Coal: A Human History – Barbara Freese

Some saw in the mines scientific proof of biblical flood. Some credited coal with protecting people from the bubonic plague; others accused it of promoting baldness, tooth decay, sordid murders, caustic speech and fuzzy thinking.More recently many of us believed we could burn vast amounts of coal without disrupting the natural balance of the planet. No doubt we have still much to learn about coal, but at least we’ve been able to dispel many of the old myths.

The book talks about the history of coal, since Roman times to modern day. Barbara Freese talks about both the good and the bad sides of the mineral. As the author is an environmental lawyer, the book slightly tips on the bad side of coal, however the research is deep, insightful and entertaining.

Coal is appreciated by Ms Freese as the basis of the Industrial revolution and the rock that made the British Empire and the United States. It significantly improved living standards by increasing on a massive scale the efficiency of industrial processes.

On the other side, the bad environmental effects were constant, from the fumes and hard working conditions to current greenhouse gas problems.

The message of the book is that coal was never popular, but always useful. The author finishes the book on a positive note, such as using coal for in plastics and other alternative uses.

How the electricity system works

The electricity market – a very peculiar market

Economic interactions regarding electricity are designed as a market, like any other commodity. Therefore electricity prices follow demand and supply rules. However, they have some very specific characteristics, at consumer level.

Firstly, demand is relatively inelastic in the short-term, particularly for small consumers, less so for large ones. Secondly, there is limited customer storage options. While there is the option of batteries for small consumers, the storage capability is small (Tesla Powerwalls, for example, have a storage of 7kWh and a power of 2kWh; while average daily household consumption in the UK is about 11kWh). This limits significantly consumers’ response to price fluctuations. Thirdly, consumers have limited if any, substitutes for electricity. They can invest in long term demand-response measures (for example, investing in more energy-efficient appliances), but the basic need for the product remains. Fourthly, the entire society is based on electricity as energy carrier. The use of electricity cannot be avoided by consumers. Because of very inflexible demand and limited storage options, the supply has to match and follow the demand at all times. Various ways to organize the electricity market were used, reflecting competing public policies, for example non-for-profit utilities or regulated monopolies. Electricity markets have retail and wholesale markets. Retail markets involve the sale of electricity to end consumers, while wholesale markets involve the selling of electricity to distributors by electric utilities.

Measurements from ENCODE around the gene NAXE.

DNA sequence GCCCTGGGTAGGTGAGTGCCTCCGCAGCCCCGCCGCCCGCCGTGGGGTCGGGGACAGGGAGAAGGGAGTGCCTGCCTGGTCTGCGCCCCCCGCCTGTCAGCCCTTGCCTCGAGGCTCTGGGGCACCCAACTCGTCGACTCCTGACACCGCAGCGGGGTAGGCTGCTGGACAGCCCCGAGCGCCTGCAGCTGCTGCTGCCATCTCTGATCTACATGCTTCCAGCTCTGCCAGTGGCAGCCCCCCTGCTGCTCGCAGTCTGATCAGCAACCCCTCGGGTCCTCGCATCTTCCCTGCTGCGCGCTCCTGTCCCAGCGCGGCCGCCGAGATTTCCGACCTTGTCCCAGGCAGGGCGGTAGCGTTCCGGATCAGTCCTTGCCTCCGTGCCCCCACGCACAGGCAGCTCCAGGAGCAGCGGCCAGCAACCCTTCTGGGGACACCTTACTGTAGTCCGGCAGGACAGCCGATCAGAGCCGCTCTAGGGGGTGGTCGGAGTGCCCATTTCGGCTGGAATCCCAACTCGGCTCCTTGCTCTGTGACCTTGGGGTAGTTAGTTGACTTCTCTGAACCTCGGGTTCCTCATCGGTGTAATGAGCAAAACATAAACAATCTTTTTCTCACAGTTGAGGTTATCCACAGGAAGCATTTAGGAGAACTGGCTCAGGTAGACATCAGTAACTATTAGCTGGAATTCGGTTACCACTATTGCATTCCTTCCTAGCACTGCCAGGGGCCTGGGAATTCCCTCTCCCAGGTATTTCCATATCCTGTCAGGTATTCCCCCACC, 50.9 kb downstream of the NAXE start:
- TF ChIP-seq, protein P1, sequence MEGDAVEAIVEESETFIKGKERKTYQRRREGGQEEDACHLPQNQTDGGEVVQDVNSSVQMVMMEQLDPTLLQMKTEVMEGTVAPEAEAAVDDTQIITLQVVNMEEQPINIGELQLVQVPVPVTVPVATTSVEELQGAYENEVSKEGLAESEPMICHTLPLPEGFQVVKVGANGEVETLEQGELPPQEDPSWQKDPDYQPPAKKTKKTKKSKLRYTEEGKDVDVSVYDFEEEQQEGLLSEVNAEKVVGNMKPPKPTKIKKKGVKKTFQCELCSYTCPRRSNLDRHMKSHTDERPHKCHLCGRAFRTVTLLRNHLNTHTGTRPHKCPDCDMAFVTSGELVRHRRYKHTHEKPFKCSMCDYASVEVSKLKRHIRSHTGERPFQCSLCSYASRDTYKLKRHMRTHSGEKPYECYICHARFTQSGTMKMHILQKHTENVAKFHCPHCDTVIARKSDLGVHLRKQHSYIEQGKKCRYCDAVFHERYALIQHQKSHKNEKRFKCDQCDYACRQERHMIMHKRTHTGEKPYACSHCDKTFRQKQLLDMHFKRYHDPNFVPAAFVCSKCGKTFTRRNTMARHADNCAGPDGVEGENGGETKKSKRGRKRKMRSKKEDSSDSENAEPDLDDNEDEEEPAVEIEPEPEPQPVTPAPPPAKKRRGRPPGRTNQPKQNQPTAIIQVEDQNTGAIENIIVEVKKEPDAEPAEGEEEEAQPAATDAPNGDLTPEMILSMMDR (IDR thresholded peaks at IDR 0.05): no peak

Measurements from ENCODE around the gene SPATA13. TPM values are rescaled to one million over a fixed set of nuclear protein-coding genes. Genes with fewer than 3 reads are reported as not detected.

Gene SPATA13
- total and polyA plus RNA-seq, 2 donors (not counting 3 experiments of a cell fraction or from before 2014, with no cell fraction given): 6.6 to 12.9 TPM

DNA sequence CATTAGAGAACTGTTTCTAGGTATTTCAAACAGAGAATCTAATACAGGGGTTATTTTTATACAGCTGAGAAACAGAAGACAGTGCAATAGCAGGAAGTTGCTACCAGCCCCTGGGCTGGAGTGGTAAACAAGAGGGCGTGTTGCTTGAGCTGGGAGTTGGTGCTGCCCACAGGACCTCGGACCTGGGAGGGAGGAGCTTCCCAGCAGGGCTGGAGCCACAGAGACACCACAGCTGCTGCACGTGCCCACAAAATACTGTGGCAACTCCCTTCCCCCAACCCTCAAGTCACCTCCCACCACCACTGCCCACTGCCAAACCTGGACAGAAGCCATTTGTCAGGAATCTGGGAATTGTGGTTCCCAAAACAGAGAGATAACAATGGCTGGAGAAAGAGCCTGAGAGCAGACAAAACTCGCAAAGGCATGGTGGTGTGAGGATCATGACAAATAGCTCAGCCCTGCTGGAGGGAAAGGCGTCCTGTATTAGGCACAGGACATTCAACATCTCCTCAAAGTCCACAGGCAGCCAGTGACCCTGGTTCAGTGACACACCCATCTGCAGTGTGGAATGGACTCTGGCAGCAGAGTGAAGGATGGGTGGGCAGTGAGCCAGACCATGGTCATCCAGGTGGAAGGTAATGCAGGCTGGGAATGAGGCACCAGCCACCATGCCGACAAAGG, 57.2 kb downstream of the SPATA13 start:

How wholesale electricity markets work

The wholesale market is where the commodity, electricity, is traded (bought and sold) by the electricity producers, the electricity suppliers (who subsequently sell it to end consumers) and brokers or traders. Trading can be via direct agreement – directly between producer and supplier, via broker – brokered mutual agreement, or on electricity stock exchanges.

On electricity stock exchanges (also called power exchanges), like any other stock exchanges, transactions may be either financial (speculating for a better price) or may lead to a physical supply. Products can be spot (purchased for delivery on the same day or following day) or forward products (purchased for delivery sometime in the future). This is very similar to any stock exchange, with the exception that the market did not evolve yet to derivative products.

A particularity of the power exchange is that the commodity follows consumption patterns, so the products can also be base (the minimum consumption of electricity) or peak (supply from 8 morning until 20 from Monday to Friday). Finally, spot products can be day-ahead, weekend or hourly-reference products (half an hour, an hour or blocks of several hours). Therefore, a product sold on the exchange can be, for example, base spot or forward weekend. Key is the day-ahead spot price because it is the reference price for the spot trade.

The power of the regulating authority, usually the Transmission System Operator, on power exchanges is significant, because it has the ultimate responsibility to keep the system in balance. Because the electricity system has to be in balance at all times, the grid manager can take balancing actions, procuring more electricity, stopping someone to supply or asking large consumers to limit usage.

The merit order

A model often used by traders and brokers on electricity markets to describe the electricity generators, their production and costs is the merit order. This ranks power generators (mostly power stations and wind farms) by increasingly short-run marginal costs of production and capacity. Power generators with costs below the demand curve (also known as electricity load) will produce, while those above load will wait for a peak. The last power generator “called” to fill the needed load “sets” the price.

While the model has its limits, such as ignoring energy storage and ramp rates, it still shows that electricity produced by the plants with the lowest cost is dispatched first, minimizing the cost for consumers. The difference between the dispatched power plant cost and the load price is called infra-marginal rent.

For peaking units, the costs are covered by scarcity rents, created when load is very high (peaking). Spread is called the difference between electricity prices and the production cost of the plant (mainly involving fuel costs). Clean spread is the difference between electricity prices and the production cost of the plant, including taxes (such as the CO2 price or the carbon floor in the UK). The main competition is between coal and gas, called clean dark spread and clean spark spread, respectively.

How electricity wholesale markets work in EU28

In 2015, there were several bidding zones, but the purpose of the European policymakers is to make an European Energy Market, with one central market. A bidding zone is the largest geographical area where bidders can exchange energy without constraint . The bidding zones are CWE (France, Belgium, Netherlands, Germany, Austria, Luxembourg), NordPoolSpot (Sweden, Denmark, Finland, Estonia, Latvia, Lithuania and Norway), Apennine (Italy), Iberia (Spain and Portugal), CEE, also known as PXE (Poland, Czech Republic, Slovakia, Hungary, Slovenia, Romania), and Greece. Other couplings were constructed between countries, but they do not significantly affect price differentials.